January, 2009 - Various Consolidated Plan Public Hearings
January 7 - City Council Planning Session – FY 2009-10 Initial Outlook
January 27 and February 2 - Budget kick- off - City departments receive instructions on development of their FY 2009-10 budgets for all services using Zero-Based Budgeting
February 4 - City Council Planning Session – Approve FY 2009-10 key focus area objectives and strategies
February 18 - City Council Briefing – Set preliminary “Price of Government” for the city
March 25 - Public Hearing on the Operating, Capital and Grants and Trusts Budgets
April – August 1 - City Manager’s Office budget deliberations including individual department presentations
April 2 - Community Development Commission amendments and recommendations on the Consolidated Plan Budget
May 20 - City Council preliminary adoption of Consolidated Plan Budget
May 20 - City Council Briefing – Introduction to FY 2009-10 Budget and Preliminary Rankings
May 27 - Public hearing on the Operating, Capital and Grants and Trust Budget
June 10 - City Council Consolidated Plan Budget Public Hearing
June 17 - City Council Briefing – FY 2009-10 Budget Preview
June 24 - City Council final adoption of Consolidated Plan Budget
July 24 - Certified Tax Roll from Dallas Central Appraisal District
August 10 - City Manager’s FY 2009-10 Proposed Budget presented to City Council in a formal Council briefing. Council feedback is received.
August 10 – September 8 - City Council Budget Town Hall Meetings – Scheduled by the individual Councilmembers. An Assistant City Manager presents the City Manger’s recommended budget to those in attendance and the Councilmember receives comments and feedback from constituents on the budget.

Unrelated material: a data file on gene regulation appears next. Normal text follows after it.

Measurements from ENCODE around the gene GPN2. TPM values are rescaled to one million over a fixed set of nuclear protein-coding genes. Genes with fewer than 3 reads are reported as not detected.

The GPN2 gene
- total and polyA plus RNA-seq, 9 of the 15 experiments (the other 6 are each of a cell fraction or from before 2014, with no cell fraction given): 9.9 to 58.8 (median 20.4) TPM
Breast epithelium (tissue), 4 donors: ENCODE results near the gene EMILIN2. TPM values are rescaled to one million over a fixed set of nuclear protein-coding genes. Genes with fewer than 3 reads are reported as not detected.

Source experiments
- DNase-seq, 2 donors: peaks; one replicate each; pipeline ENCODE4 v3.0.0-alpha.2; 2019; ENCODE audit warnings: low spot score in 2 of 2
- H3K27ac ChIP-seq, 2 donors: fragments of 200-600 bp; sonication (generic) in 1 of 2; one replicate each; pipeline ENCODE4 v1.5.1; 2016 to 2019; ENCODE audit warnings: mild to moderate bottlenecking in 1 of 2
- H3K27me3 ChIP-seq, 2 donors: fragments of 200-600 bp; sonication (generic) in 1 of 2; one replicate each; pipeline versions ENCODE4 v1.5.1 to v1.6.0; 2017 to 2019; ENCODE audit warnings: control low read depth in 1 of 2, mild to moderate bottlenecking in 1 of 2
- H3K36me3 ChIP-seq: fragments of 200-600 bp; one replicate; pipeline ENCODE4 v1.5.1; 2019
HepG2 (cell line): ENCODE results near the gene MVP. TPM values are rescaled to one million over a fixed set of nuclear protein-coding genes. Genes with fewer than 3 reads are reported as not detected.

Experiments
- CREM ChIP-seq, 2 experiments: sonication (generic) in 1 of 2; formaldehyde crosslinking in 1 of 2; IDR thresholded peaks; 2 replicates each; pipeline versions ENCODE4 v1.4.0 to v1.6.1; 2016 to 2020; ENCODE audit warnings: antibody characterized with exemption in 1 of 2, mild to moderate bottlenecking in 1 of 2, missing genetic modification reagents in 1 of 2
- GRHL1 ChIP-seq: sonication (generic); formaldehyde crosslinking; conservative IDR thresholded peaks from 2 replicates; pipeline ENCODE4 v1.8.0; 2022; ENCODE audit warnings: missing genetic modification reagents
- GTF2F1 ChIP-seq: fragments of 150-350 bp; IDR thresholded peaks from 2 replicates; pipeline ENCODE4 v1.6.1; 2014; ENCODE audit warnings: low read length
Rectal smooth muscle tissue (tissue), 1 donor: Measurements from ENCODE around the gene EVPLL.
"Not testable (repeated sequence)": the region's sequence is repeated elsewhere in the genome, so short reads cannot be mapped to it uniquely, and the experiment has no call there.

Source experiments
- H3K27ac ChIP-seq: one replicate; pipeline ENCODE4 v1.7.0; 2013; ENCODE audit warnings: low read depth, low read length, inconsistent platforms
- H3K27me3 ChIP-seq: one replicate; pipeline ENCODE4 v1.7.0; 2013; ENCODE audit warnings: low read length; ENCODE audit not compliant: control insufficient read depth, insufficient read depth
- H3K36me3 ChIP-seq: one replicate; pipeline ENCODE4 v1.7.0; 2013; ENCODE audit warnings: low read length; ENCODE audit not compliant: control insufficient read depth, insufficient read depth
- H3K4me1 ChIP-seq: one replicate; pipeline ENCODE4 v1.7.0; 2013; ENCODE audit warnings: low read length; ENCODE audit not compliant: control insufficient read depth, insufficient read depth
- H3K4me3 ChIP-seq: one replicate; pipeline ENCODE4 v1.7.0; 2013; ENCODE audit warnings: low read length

August 24 - City Council Budget Workshop – Specific budget- related topics are briefed to the Council. Councilmembers provide their comments on possible changes to the recommended budget.
August 26 - Public Hearing on the Operating, Capital and Grants and Trusts Budget
September 2 - City Council Budget Workshop - Specific budget-related topics are briefed to the Council. Councilmembers provide their comments on possible changes to the recommended budget
September 9 - City Council adopts Budget on First Reading (requires a majority vote); Public Hearing on Property Tax Rate
September 14 - City Council Budget Amendment Workshop – Councilmembers submit proposed amendments to the City Manager’s recommended budget. Proposed amendments should be balanced with revenue and/or expenditure changes. A majority straw vote is required for an amendment to be included in the recommended budget. Public Hearing on Property Tax Rate.
September 16 - City Council Budget Amendment Workshop (if necessary) – Council members submit proposed amendments to the City Manager’s recommended budget. Proposed amendments should be balanced with revenue and/or expenditure changes. A majority straw vote is required for an amendment to be included in the recommended budget.
September 23 - City Council adopts FY 2009-10 Operating, Capital and Grants and Trusts Budget on Second Reading and sets Property Tax Rate (requires a majority vote).